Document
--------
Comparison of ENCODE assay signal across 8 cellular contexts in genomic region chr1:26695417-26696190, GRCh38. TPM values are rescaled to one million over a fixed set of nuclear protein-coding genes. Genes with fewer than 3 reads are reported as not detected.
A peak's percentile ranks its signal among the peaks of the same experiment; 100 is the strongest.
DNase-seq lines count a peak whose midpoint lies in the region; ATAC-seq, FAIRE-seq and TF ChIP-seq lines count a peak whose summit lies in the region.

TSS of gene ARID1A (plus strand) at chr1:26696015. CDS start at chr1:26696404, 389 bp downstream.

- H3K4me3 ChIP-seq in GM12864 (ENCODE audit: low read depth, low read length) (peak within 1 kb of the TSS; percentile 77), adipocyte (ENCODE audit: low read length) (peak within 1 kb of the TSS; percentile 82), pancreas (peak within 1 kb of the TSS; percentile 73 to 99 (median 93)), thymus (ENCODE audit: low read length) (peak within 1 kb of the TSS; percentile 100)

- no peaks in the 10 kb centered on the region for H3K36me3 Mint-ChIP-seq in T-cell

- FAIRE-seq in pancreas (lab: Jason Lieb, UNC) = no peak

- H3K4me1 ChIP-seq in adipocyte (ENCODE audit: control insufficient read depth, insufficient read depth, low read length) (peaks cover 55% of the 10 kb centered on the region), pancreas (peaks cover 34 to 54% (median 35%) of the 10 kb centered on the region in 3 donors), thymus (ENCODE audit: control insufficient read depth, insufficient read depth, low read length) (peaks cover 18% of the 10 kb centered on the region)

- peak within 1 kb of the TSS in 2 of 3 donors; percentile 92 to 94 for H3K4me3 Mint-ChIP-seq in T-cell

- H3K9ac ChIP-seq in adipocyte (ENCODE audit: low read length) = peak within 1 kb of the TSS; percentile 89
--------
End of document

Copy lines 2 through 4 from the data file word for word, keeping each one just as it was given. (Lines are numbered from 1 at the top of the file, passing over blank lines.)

A peak's percentile ranks its signal among the peaks of the same experiment; 100 is the strongest.
DNase-seq lines count a peak whose midpoint lies in the region; ATAC-seq, FAIRE-seq and TF ChIP-seq lines count a peak whose summit lies in the region.

TSS of gene ARID1A (plus strand) at chr1:26696015. CDS start at chr1:26696404, 389 bp downstream.